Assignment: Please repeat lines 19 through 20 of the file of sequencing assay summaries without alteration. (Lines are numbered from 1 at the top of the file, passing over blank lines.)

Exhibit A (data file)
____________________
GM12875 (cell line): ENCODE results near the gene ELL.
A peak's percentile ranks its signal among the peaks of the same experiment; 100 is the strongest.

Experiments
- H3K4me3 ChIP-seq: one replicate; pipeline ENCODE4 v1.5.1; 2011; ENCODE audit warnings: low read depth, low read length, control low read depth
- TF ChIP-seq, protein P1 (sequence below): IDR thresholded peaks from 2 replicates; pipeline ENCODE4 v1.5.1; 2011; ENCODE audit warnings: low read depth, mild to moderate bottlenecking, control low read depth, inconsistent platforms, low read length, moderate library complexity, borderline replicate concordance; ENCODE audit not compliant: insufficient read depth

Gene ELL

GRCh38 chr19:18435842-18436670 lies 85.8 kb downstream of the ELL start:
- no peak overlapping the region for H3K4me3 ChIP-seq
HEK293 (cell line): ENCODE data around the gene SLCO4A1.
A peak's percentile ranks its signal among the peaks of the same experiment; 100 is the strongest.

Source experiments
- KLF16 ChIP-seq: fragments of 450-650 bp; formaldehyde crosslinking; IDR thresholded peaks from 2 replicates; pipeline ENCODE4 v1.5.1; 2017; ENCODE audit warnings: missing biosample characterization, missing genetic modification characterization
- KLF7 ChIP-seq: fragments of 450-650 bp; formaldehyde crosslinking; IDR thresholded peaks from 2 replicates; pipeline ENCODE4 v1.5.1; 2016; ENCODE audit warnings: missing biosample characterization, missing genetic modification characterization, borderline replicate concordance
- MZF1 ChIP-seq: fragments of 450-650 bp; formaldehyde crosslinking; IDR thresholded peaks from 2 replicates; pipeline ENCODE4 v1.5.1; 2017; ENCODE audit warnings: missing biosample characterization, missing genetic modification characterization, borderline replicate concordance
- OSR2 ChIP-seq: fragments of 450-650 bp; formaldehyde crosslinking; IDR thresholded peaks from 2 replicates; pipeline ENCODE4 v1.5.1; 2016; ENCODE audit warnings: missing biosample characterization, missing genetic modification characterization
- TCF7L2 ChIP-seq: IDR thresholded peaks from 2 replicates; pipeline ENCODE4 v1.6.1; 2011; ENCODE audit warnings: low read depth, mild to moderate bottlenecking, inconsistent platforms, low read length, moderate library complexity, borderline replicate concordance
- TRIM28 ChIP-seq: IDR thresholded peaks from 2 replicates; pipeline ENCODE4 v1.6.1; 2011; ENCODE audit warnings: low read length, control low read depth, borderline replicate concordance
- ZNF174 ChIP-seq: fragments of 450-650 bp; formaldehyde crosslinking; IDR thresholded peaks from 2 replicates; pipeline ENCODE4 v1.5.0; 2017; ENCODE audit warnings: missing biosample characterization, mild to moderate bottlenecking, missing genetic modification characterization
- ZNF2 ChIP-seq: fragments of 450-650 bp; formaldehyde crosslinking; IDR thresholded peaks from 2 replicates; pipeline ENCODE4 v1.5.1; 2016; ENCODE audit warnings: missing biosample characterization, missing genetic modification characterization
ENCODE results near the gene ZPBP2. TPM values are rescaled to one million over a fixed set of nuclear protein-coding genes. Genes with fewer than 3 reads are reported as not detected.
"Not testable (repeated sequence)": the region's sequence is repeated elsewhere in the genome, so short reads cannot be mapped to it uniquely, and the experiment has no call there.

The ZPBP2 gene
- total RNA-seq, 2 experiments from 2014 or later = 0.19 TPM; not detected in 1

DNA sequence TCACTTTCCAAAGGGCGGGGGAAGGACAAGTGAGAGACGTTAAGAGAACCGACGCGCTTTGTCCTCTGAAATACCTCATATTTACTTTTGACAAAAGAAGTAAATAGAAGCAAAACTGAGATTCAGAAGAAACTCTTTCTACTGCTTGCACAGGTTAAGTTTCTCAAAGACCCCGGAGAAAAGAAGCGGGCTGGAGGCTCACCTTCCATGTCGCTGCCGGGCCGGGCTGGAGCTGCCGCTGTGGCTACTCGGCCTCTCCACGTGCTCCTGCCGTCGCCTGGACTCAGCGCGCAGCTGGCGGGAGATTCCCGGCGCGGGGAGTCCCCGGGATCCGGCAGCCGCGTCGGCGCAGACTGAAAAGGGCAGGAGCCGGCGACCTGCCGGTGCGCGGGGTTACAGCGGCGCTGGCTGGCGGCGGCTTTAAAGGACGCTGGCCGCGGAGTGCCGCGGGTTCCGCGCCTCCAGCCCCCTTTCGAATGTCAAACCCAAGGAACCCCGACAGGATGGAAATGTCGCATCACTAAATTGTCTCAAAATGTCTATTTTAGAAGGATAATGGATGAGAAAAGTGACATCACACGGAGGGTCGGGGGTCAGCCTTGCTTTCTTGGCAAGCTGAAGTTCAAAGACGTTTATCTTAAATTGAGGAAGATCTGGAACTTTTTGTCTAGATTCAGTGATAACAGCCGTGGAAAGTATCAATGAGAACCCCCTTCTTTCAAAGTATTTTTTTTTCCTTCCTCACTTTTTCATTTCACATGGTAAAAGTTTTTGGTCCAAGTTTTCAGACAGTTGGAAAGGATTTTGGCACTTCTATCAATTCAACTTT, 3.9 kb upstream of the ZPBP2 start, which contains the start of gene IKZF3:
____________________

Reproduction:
- ZNF2 ChIP-seq: fragments of 450-650 bp; formaldehyde crosslinking; IDR thresholded peaks from 2 replicates; pipeline ENCODE4 v1.5.1; 2016; ENCODE audit warnings: missing biosample characterization, missing genetic modification characterization
ENCODE results near the gene ZPBP2. TPM values are rescaled to one million over a fixed set of nuclear protein-coding genes. Genes with fewer than 3 reads are reported as not detected.